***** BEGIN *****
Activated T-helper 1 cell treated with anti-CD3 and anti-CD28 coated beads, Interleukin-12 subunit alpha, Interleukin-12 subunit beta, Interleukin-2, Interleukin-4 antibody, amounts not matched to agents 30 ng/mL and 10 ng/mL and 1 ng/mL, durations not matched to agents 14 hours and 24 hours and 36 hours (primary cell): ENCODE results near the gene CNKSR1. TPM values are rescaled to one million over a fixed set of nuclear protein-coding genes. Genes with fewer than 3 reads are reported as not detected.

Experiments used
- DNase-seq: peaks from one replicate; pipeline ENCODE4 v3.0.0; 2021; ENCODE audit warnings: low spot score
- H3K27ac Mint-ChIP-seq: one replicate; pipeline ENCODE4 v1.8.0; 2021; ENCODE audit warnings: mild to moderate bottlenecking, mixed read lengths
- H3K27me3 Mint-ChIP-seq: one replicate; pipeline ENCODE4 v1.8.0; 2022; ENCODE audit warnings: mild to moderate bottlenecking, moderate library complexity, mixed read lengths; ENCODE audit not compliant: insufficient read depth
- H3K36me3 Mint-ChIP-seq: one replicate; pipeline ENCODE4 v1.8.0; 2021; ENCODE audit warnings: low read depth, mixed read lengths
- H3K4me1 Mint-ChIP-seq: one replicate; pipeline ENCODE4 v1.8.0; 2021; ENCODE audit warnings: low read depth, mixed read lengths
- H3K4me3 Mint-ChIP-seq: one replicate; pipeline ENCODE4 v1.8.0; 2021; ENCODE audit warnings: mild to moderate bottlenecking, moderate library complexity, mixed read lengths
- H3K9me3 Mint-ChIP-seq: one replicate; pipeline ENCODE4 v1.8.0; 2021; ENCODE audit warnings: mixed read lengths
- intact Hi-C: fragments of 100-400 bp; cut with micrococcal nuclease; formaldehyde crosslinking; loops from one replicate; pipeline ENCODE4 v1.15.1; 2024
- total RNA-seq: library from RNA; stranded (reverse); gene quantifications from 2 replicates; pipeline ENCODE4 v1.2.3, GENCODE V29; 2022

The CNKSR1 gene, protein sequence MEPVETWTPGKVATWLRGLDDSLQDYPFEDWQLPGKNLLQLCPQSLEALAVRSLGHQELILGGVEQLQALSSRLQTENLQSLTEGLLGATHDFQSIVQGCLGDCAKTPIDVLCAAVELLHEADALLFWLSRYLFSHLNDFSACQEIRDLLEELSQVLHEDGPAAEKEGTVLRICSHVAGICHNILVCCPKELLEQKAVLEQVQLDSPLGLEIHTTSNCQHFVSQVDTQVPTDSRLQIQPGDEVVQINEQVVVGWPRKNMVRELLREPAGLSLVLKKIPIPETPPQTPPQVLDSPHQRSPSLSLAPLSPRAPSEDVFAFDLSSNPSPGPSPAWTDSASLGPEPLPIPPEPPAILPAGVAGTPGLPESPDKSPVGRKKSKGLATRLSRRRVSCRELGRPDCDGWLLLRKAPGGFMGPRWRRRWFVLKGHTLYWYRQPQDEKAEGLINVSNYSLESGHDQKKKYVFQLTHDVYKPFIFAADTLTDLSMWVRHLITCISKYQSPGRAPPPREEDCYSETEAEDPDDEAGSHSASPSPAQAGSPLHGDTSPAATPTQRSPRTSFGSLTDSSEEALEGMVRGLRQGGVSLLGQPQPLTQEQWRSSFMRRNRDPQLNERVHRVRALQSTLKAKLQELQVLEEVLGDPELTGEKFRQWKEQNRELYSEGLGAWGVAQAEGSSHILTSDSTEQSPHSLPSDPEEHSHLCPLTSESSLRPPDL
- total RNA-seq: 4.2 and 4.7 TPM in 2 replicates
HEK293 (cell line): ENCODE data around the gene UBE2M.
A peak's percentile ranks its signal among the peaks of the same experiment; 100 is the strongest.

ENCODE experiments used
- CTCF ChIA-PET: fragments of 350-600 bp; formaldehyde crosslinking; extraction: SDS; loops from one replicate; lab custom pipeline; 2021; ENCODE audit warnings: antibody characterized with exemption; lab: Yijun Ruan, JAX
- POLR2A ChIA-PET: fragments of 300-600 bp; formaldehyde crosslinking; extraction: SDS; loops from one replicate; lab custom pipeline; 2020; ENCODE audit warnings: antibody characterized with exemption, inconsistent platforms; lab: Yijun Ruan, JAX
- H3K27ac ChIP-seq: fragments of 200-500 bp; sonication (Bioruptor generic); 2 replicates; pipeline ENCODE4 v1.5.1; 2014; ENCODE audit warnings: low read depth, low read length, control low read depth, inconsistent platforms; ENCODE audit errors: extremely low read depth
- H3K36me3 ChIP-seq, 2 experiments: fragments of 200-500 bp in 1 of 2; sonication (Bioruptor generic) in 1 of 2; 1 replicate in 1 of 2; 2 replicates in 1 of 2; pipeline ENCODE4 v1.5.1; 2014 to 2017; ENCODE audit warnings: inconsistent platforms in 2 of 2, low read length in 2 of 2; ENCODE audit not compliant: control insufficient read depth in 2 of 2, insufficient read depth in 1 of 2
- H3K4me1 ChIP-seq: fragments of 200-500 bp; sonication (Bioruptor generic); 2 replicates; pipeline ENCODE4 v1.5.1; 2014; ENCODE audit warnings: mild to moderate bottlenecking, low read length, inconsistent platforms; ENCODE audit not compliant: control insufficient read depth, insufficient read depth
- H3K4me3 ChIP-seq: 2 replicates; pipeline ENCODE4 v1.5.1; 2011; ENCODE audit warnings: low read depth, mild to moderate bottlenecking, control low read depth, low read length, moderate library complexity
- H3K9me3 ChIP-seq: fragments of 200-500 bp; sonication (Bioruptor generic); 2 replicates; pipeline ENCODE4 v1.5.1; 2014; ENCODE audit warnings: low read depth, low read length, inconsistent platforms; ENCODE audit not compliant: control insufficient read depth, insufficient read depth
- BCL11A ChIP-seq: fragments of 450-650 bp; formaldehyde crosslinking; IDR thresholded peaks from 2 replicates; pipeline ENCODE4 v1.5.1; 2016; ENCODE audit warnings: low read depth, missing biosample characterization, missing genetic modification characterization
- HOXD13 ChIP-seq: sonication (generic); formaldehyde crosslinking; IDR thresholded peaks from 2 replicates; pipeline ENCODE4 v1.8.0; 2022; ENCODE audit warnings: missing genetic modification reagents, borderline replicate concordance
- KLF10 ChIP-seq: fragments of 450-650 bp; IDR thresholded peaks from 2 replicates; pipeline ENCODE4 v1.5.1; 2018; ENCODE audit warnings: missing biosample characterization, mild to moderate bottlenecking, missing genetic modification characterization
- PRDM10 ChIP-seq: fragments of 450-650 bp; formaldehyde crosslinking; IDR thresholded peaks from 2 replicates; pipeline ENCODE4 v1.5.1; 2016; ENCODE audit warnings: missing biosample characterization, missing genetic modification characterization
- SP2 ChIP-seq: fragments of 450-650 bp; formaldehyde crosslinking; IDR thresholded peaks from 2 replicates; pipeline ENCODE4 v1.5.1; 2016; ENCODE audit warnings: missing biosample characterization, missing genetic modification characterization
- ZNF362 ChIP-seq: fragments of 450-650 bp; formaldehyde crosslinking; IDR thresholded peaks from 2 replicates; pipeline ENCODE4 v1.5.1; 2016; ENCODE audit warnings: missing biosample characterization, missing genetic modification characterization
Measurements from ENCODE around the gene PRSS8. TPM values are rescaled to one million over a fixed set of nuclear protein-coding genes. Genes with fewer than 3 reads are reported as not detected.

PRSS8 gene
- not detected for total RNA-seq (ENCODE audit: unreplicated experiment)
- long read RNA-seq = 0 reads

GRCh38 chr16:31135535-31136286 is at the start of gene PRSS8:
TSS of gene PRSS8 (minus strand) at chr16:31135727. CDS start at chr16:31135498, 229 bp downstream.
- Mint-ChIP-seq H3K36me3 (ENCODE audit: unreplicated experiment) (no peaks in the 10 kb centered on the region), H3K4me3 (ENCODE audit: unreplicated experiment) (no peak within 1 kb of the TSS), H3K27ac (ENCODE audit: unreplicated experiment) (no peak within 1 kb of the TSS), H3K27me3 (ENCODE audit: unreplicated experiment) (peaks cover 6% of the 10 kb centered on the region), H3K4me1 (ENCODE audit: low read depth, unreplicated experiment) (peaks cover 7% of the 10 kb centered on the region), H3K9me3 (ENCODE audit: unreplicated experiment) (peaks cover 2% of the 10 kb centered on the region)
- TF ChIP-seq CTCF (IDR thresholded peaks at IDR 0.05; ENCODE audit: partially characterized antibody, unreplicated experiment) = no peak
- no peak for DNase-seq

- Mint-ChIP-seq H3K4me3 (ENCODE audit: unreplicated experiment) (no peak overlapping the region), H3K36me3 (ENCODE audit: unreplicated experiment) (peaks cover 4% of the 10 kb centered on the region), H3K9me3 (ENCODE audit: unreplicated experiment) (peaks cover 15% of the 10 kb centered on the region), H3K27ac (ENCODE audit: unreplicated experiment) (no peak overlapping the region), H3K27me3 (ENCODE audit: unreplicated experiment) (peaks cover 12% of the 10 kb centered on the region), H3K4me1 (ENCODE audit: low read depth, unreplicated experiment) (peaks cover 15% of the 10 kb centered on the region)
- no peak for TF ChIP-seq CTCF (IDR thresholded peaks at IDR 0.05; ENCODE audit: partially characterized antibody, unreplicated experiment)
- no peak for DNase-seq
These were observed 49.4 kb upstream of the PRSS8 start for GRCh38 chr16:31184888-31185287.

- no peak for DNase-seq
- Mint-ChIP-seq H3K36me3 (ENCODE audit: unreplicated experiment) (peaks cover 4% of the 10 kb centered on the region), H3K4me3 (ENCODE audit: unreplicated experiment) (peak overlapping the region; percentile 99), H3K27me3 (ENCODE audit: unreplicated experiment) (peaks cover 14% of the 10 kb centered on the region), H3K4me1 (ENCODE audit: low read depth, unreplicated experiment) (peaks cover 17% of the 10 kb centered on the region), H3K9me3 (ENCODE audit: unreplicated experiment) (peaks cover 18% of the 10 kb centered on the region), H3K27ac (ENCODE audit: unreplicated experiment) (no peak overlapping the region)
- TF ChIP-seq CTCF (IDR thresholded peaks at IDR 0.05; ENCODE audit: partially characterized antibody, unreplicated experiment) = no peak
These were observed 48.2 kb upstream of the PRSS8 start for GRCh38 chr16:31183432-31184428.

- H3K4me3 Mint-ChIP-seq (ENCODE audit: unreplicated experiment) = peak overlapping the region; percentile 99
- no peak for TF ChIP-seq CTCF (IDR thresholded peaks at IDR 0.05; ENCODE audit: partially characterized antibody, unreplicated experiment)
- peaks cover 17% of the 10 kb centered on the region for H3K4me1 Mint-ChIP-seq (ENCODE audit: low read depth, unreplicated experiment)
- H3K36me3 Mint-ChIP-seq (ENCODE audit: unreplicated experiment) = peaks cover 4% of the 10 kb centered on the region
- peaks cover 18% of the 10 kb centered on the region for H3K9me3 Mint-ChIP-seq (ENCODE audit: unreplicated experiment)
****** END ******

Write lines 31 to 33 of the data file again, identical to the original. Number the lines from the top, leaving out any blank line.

PRSS8 gene
- not detected for total RNA-seq (ENCODE audit: unreplicated experiment)
- long read RNA-seq = 0 reads